Blog (the deep WELL)

Be courageous today.

Courageous & WELL clinicians…Taking curve balls in the counseling room

Every provider has had that moment in the counseling office when you think…”what the hell just happened? ” Or…”what the hell am I going to do now?”  It’s inevitable.  We are not all-knowing nor should we be.

In the beginning of my practice I often repeated interventions that I learned in graduate school.  I felt like an imposter (which is developmentally appropriate) and was honing my style just like every other green clinician.  I kind of had a great script working for me – 5 minutes of check in, Gestalt work, some CBT interventions or art based ideas, then 10 minutes of reflection, processing & take-home ideas.  It works! But, I was a bit of a robot & not super in tune with my clients.

After 13 years of practicing, I’ve developed a more robust style and the anxiety of the early days has diminished greatly.  I’ve also let my sense of humor shine through as it has proven to be a huge help in building rapport.  But that’s another topic for another post.

So here are my tips for becoming a flexible clinician whether you’re funny or not.  Either way, meeting clients where they are and not worrying so much about what intervention we just utilized in minute 22 of our session seems like the way to go.

  1. Try to be on time and greet your clients with a smile. I like to wave energetically, and offer clients a drink of some sort.  (Not the strong kind.) Find a greeting routine that works for you.
  2. Always, always put down your pen, pencil, laptop, etc. and really check in with your clients at the beginning of the session. Look them in the eye (if they are ok with that) and ask how they’ve been since you last saw them.  Remember something they said last session and follow up about it.
  3. Let people share what they want to share. Utilize open ended questions to find out what they’d like to share and then follow up with a few well-placed reflections to see if there’s more there.
  4. Now.  I know we’re supposed to be judicious with self-disclosure.  But there’s nothing more anxiety defeating than feeling like you’re talking to your best friend about a shared life problem.  And neither of you have a solution but you’re going to just ride this thing out and see it to the end.  Because that’s what a lot of life is, right?  Parenting for example.  I mean who knows how to do that 100% well?  The blogosphere is filled with mom after mom spewing well-meaning advice on one post and complaining about cleaning up peanut butter splats on the sofa on the next.  That’s life right?  Mountains and valleys.  (Clinically speaking well focused and appropriate disclosure can improve normalizing and build an amazing therapeutic alliance.)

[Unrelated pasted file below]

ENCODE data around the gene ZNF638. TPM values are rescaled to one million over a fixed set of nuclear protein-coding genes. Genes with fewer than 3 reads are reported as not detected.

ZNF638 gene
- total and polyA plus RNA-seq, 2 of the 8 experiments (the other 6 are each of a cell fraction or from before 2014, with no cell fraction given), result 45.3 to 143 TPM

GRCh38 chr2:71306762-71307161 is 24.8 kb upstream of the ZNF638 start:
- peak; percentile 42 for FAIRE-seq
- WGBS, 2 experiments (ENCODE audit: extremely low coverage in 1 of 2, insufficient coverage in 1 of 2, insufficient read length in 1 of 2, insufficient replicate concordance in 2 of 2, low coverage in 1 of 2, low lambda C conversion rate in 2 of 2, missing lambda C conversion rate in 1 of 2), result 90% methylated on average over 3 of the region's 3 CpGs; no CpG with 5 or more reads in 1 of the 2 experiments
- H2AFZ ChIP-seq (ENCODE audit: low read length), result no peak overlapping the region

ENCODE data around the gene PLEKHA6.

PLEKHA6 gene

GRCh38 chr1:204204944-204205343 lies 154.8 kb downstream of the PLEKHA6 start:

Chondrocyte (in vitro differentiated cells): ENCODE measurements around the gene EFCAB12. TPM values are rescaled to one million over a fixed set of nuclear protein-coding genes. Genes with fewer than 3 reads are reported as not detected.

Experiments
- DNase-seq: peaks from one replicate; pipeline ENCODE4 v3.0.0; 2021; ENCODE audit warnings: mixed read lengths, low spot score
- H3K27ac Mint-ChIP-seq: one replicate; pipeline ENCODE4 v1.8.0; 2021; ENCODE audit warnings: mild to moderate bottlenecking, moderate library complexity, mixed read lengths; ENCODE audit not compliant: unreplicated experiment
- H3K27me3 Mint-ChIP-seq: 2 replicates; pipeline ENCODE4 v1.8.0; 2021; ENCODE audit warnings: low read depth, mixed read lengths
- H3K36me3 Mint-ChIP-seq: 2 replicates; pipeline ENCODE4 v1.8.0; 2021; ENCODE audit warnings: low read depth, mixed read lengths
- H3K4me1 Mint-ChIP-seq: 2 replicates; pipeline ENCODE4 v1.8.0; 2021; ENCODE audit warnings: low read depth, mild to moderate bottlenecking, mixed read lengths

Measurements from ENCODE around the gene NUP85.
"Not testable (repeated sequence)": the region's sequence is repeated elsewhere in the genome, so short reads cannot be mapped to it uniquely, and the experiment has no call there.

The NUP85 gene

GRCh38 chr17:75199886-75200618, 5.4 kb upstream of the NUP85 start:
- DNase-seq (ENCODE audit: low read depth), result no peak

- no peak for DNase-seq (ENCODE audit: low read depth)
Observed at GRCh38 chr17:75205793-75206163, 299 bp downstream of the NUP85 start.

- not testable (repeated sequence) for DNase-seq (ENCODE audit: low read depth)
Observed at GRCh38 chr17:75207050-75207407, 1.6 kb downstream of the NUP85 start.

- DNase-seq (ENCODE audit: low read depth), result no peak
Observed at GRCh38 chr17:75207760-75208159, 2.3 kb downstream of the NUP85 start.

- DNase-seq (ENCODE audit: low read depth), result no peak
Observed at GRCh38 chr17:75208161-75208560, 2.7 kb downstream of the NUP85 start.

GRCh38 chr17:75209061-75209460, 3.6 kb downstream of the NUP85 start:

5. Learn from your clients. I must see the most amazing clients because just this year I’ve learned how to perfect my slime recipe, that there is 3D technology that people use to print things, beekeeping sounds like a wonderful burgeoning profession, and that there is a band named gorillaz.  I mean, can you even get an education like this in another occupation?  I don’t think so. My clients teach me about resiliency, what works for them in helping relationships, what doesn’t work for them, how others want to be treated, how to navigate teen years, and most of all that laughter is a wonderful medicine.
  6. All of us are funny in our own way.  Learn how to laugh and teach others.  The most efficient way to do this is to laugh at yourself.
  7. Listen to what’s not being said.  I love working with teenagers.  They are often filled with “I don’t know’s” and “huh’s.”  They call BS on evvveeerryything.  They love life.  They often have a hard time loving themselves.  What better skill to teach them than mindfulness?  Listening to the silence, the internal, the inner child.  All those require mindfulness and it’s a wonderful gift to give teen clients.
  8. Tap into your client’s inner child. If they’ll let you. I have all kinds of little things in my office that adults LOVE to play with.  Now, some are not going to come out and ask if they can play with something.  In fact, they see the goodies in the box on the floor & then conversation often goes like this…

Oh, do you see kids?

Not really.  I work with people ages 12 and up.

Oh.  (insert confused face)

Then why do you have all that stuff?  (pointing to the box)

I don’t know.  I’m a hoarder.

Or

I’m not sure how that got there.  Damn cleaning people.

Or

Oh that?  That’s only for my fun clients.

Or

I cleaned out my kids’ rooms this weekend.

Or

Well, it sounds like you might hate your inner child. (concerned look on my face)

Or

I dare you not to pick up that green slime. (straight face)

Laughter ensues.  And 100% of the time they pick up something.  I have a coloring book, slime, fidget spinners, legos, light up animal balls, card games, tiny brain teasers cubes, etc.

Much love,

Sara


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